Much of what you've heard about plastic pollution may be wrong. Instead of a great island of trash, the infamous Great Pacific Garbage Patch is made up of manmade debris spread over hundreds of miles of sea – more like a soup than a floating garbage dump. Recycling is more complicated than we were taught: less than nine percent of the plastic we create is reused, and the majority ends up in the ocean. And plastic pollution isn't confined to the open ocean: it's in much of the air we breathe and the food we eat.
In Thicker Than Water: The Quest for Solutions to the Plastic Crisis, journalist Erica Cirino brings readers on a globe-hopping journey to meet the scientists and activists telling the real story of the plastic crisis. From the deck of a plastic-hunting sailboat with a disabled engine, to the labs doing cutting-edge research on microplastics and the chemicals we ingest, Cirino paints a full picture of how plastic pollution is threatening wildlife and human health. Thicker Than Water reveals that the plastic crisis is also a tale of environmental injustice, as poorer nations take in a larger share of the world's trash, and manufacturing chemicals threaten predominantly Black and low-income communities.
There is some hope on the horizon, with new laws banning single-use items and technological innovations to replace plastic in our lives. But Cirino shows that we can only fix the problem if we face its full scope and begin to repair our throwaway culture. Thicker Than Water is an eloquent call to reexamine the systems churning out waves of plastic waste.
Foreword by Carl Safina
Preface: Out to Sea
PART I: The Missing Plastic
Chapter 1: Welcome to the Gyre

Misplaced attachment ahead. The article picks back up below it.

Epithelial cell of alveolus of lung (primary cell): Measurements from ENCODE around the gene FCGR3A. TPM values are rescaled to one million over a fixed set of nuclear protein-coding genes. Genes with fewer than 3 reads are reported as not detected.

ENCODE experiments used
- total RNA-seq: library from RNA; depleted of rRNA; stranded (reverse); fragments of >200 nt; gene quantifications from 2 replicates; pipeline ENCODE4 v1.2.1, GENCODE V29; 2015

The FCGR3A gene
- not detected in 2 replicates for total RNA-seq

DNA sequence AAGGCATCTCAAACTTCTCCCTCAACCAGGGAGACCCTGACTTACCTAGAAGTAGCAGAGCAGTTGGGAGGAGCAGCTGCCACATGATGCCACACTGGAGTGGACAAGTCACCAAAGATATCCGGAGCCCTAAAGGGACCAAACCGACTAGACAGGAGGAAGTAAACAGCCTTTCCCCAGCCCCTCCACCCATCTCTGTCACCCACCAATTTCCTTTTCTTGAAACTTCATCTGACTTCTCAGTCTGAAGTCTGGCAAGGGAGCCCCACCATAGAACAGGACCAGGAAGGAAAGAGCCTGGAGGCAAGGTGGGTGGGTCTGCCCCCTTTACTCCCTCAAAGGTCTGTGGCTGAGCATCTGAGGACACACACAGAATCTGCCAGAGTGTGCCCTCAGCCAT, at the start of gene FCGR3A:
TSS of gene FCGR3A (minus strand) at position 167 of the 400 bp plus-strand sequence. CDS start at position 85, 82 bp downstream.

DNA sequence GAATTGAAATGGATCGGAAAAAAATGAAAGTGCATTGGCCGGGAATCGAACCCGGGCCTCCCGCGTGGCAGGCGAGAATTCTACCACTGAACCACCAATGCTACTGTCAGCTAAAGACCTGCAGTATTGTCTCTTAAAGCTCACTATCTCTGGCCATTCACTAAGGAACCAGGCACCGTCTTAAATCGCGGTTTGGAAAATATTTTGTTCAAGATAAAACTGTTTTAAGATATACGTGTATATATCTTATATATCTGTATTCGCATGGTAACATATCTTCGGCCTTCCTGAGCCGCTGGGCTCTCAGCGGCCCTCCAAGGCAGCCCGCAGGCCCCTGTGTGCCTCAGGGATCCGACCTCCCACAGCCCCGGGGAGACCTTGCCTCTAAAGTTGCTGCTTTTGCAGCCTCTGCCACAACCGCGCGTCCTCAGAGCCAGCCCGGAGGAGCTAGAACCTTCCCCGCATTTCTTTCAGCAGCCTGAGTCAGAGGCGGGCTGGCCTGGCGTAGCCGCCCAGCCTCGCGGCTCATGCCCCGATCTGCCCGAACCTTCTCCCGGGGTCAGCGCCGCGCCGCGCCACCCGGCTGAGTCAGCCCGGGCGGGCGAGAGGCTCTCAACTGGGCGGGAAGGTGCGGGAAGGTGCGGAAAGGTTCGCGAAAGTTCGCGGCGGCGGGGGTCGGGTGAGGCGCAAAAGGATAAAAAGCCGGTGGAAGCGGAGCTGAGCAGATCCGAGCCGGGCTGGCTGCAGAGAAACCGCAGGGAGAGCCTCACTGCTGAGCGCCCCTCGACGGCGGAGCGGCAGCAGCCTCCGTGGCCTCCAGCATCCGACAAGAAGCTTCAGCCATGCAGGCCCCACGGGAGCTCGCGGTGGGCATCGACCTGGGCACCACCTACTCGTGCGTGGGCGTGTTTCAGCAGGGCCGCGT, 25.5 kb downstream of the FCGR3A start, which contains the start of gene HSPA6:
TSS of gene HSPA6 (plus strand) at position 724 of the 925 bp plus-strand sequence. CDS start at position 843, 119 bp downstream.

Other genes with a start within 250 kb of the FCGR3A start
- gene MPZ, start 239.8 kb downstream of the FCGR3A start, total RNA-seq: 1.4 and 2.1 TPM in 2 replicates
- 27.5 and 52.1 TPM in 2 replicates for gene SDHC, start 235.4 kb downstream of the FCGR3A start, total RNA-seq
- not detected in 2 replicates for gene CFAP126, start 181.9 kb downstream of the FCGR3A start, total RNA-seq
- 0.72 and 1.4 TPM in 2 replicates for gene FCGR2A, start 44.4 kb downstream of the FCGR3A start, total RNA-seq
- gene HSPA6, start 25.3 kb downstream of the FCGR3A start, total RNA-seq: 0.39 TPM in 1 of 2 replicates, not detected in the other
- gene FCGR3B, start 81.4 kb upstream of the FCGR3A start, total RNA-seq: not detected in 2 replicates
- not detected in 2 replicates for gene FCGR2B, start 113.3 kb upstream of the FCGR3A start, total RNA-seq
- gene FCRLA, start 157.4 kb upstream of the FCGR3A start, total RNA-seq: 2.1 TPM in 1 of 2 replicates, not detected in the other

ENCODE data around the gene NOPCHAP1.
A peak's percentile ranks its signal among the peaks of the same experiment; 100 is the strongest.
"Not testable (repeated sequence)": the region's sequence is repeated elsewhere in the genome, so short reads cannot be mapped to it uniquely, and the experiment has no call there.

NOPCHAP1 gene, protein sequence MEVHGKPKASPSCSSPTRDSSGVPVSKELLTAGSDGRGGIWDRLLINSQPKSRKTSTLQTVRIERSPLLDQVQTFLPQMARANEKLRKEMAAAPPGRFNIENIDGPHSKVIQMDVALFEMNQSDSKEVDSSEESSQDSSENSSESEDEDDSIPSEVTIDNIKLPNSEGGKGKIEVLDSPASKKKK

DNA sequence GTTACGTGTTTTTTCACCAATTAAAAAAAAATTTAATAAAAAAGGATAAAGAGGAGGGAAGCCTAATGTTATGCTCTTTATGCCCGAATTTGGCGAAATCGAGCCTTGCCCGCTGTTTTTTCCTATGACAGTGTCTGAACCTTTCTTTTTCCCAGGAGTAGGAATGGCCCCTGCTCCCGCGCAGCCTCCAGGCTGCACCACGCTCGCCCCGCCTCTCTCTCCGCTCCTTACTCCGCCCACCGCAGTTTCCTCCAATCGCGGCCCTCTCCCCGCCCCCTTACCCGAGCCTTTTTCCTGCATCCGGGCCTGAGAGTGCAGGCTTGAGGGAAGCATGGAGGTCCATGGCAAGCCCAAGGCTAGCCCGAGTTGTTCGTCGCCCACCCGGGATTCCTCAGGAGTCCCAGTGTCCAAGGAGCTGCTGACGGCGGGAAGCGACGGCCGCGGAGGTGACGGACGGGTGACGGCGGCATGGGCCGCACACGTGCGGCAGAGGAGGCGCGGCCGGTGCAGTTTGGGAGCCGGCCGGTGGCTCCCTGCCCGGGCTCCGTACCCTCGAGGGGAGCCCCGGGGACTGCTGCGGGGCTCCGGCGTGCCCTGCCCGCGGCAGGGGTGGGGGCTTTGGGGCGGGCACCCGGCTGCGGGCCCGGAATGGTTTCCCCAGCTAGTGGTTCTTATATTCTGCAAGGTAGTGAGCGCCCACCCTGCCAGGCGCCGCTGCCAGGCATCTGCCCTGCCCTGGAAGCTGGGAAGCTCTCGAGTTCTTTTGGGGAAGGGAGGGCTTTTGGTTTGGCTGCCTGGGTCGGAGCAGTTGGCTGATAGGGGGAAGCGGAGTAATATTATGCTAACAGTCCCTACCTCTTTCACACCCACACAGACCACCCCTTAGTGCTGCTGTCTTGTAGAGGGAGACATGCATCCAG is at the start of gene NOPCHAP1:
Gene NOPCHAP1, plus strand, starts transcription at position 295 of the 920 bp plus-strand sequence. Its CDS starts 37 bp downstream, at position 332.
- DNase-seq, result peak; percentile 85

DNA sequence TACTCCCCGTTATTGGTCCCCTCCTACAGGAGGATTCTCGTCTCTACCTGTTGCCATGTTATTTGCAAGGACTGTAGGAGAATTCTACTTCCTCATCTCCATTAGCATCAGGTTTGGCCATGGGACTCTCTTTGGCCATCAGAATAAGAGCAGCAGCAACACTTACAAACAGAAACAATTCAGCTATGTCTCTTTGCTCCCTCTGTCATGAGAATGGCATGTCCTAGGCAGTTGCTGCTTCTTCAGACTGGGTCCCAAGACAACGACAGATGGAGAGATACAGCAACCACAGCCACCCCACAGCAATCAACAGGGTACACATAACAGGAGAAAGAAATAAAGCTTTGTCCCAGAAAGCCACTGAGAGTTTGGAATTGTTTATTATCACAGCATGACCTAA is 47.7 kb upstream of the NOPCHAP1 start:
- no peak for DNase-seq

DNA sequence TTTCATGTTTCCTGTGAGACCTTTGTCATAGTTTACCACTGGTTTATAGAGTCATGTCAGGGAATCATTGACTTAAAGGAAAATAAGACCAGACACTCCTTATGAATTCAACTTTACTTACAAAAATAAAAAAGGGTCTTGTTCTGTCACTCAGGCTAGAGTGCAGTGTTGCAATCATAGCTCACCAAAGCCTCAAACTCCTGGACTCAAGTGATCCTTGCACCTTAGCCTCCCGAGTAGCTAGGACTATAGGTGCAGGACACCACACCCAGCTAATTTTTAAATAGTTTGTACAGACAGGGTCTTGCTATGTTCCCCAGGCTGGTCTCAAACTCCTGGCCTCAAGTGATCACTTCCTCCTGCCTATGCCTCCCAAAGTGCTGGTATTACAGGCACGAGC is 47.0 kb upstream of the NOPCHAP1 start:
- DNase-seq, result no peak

Chapter 2: Below the Surface
Chapter 3: The Ocean’s Canaries
Chapter 4: From Ship to Shore
PART II: Little Poison Pills
Chapter 5: Pick Up the Pieces
Chapter 6: Troubled Waters
Chapter 7: The Plastic Within Us
PART III: People and the Plastic Industry
Chapter 8: Welcome
Chapter 9: Plastic and Our Warming World
PART IV. Solutions
Chapter 10: Cleaning It Up
Chapter 11: Closing the Loop
Chapter 12: Circular Thinking
Conclusion: Giants Do Fall
About the Author
Erica Cirino is a science writer and artist who explores the intersection of the human and nonhuman worlds. Her photographic and written works have appeared in Scientific American, The Guardian, VICE, Hakai Magazine, The Atlantic, and other esteemed publications. She is a recipient of fellowships from Woods Hole Oceanographic Institution, Craig Newmark Graduate School of Journalism at CUNY, and Safina Center, as well as several awards for visual art.
"In this time of multiple environmental catastrophes, you can superficially Google and despair or you can dive deep, inform yourself, and find your point of entry into meaningful action. Erica Cirino's Thicker Than Water very much belongs in the latter camp. It really is the book you need to read if you want to understand ocean plastic pollution but also be part of the solution."
– Paul Greenberg, bestselling author of Four Fish and The Climate Diet
"Thicker Than Water takes you on an engaging journey through the many challenges of plastic pollution and diverse emerging solutions. Told through Erica's own personal experiences of epic sailing adventures at sea and connections made on land, it's a comprehensive guide to the plastic problem and what can be done to tackle it."
– Emily Penn, director of eXXpedition
"As I travel around the world aboard SeaLegacy 1, I can see with my own eyes the crisis Cirino so eloquently describes in the pages of Thicker Than Water. The ocean plastic pollution problem is solvable and it will require us to understand how it came about and who the culprits are. Thicker Than Water is an engaging narrative exploration of an issue that affects us all."
– Cristina Mittermeier, cofounder of SeaLegacy
"Erica Cirino traveled 10,000 nautical miles to bring readers an up-close look at plastics' full scope, from the open sea to communities protesting more plants and more pollution. Cirino compellingly narrates the complexities of plastics' unfolding history, as communities, states, and nations figure out how society might change its relationship to this enduring material."
– Rebecca Altman, PhD, writer and environmental sociologist